In 1965, Willard Walker sued her for divorce, seeking alimony. The proceedings drained Kempton’s bank account. A year later, she received a letter saying that Walker had remarried in Italy. Soon after the divorce, she gave notice to her landlord that she was giving up her studio in Ohio. The following month, she sold her Santa Monica, California home.
After the divorce, Kempton spent more time in New York, where she eventually settled at 14 East 75th Street at the southwest corner of Madison Avenue, across from the Whitney Museum of American Art, just a block from Central Park.
She continued to paint throughout the remainder of her life, including donating her time restoring many valuable old European paintings at the Church of the Transfiguration in New York City. In 1987 the Truman Library Institute celebrated Greta Kempton’s life by hosting an exhibition of her works entitled “Greta Kempton: 40 Years on Canvas.” The exhibit showcased thirty-two of her paintings completed between 1940 and 1987.
Though her relationship with her daughter remained stormy, she forged a strong bond with her grandson, Albert Kempton d’Ossche. Like his grandmother, d’Ossche was a talented artist in his own right, a musician and artisan credited with reviving the dulcimer instrument. He co-authored the book “In Search of the Wild Dulcimer” and made several recordings with his musical partner, Robert Force. Force and d’Ossche performed at folk music festivals throughout the U.S. until the folk music revival began to fade. D’Ossche spent the rest of his career in the TV industry, becoming a line producer for New World Television in Los Angeles. Given Greta’s many marriages and strained relations with her daughter, her relationship with Albert was clearly her dearest and most lasting familial bond. As accomplished artists, Greta and Albert shared a strong respect and admiration for one another. Sadness overwhelmed Greta when Albert died in August 1990. The following year, on December 10, 1991, Martha Greta Kempton passed away in her New York City apartment. After a funeral service conducted by Father Norman Catir, her body was cremated and her ashes placed in the columbarium of the Church of the Transfiguration. Kempton was survived by her estranged daughter, Daisy, and her granddaughter-in-law, Albert’s widow, both now deceased.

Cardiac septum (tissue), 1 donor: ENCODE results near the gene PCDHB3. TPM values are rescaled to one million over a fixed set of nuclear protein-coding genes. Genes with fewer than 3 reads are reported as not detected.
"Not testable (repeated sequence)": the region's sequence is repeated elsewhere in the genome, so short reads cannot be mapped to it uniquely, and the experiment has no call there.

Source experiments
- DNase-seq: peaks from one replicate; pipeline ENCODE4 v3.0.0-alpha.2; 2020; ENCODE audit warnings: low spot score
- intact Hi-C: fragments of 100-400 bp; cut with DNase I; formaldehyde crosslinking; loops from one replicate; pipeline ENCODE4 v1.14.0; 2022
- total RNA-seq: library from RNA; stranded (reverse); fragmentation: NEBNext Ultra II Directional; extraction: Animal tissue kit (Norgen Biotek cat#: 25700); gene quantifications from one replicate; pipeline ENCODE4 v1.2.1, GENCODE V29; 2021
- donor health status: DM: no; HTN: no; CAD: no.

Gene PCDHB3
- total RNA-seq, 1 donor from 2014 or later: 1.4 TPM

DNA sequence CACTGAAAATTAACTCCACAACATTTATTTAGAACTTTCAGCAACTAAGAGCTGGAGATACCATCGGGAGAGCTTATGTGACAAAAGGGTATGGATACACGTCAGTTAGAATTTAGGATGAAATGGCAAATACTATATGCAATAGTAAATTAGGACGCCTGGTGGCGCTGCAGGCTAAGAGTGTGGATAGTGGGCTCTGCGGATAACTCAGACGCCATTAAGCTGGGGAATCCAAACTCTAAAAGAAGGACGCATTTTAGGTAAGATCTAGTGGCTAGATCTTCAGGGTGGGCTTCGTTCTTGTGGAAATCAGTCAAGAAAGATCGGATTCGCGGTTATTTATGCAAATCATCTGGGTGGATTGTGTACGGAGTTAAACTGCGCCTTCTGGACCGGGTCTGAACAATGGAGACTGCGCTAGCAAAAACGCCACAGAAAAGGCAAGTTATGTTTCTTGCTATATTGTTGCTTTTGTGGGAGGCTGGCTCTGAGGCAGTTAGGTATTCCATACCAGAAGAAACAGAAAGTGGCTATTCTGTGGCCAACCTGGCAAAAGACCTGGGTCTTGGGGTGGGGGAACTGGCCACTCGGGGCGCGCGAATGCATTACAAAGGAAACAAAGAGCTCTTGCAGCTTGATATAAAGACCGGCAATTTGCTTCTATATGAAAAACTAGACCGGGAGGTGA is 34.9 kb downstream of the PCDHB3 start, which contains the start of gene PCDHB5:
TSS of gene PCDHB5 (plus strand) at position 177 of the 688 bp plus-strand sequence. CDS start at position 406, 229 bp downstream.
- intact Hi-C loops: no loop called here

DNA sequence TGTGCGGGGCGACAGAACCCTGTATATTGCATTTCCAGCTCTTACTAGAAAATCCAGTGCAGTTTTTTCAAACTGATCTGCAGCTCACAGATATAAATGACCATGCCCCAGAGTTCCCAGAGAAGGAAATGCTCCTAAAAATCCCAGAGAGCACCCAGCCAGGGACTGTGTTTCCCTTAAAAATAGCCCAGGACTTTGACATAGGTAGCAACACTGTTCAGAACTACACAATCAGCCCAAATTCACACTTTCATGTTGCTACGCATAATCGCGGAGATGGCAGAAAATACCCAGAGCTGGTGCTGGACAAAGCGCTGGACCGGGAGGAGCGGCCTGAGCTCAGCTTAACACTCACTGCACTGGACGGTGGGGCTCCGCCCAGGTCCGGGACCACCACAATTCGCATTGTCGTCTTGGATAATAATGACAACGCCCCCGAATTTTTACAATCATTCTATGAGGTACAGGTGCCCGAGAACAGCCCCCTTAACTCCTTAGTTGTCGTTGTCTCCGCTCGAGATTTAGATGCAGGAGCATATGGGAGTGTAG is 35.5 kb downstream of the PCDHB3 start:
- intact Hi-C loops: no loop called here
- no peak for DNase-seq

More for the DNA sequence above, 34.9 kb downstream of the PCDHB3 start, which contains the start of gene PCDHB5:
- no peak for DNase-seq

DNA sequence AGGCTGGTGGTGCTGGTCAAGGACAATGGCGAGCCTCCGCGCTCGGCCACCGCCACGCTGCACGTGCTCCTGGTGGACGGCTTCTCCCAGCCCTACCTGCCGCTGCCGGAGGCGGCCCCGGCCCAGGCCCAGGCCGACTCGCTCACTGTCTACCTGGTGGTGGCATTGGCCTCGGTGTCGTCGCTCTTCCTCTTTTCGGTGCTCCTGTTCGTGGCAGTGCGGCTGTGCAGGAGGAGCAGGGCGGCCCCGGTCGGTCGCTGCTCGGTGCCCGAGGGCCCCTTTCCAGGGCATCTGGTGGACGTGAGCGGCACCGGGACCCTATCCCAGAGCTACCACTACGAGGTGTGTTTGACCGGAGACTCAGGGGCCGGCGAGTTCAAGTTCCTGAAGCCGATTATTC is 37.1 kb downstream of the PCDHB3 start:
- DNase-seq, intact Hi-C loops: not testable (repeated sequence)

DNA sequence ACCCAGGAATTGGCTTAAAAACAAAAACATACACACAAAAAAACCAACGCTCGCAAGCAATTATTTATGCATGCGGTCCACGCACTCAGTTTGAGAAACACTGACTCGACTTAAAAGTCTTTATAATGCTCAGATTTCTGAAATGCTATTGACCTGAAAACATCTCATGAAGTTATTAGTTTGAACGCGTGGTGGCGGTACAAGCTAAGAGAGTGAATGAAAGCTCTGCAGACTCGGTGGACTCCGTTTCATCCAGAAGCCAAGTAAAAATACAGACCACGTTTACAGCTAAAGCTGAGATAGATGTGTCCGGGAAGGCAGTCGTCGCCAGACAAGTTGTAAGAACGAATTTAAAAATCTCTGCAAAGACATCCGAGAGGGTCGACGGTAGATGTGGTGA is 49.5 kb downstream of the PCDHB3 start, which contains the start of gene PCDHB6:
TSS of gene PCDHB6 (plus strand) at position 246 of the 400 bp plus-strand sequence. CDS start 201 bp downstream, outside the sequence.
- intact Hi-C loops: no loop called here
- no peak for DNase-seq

As a final tribute to her friendship with the Trumans, and with a lack of close ties to familial heirs, Kempton left the bulk of her sizable estate, including her own private art collection, to the Truman Library Institute. The proceeds of the estate seeded major library restorations to follow and remain in endowment.
But Greta Kempton’s art lives on. Her works remain part of collections of the finest institutions, universities, family estates and private collections. “Yes,” she once said, “I suppose I have cluttered a few walls with paintings that will remain for many years after I have gone.” May Greta Kempton’s legacy as one of the world’s premier artists be cherished and celebrated for generations to come. •
Kempton was elected a Life Fellow of the Royal Society of Arts, was a Life Fellow of the International Kappa Pi Art Fraternity, and a Life Member of the Empire Chapter of the National Society of Arts and Letters, Washington, D.C. Her works are in the collections of the White House, the U.S. Department of the Treasury, the U.S. Supreme Court, the Harry S Truman Library, the Franklin D. Roosevelt Library, the National Portrait Gallery, and many other institutions.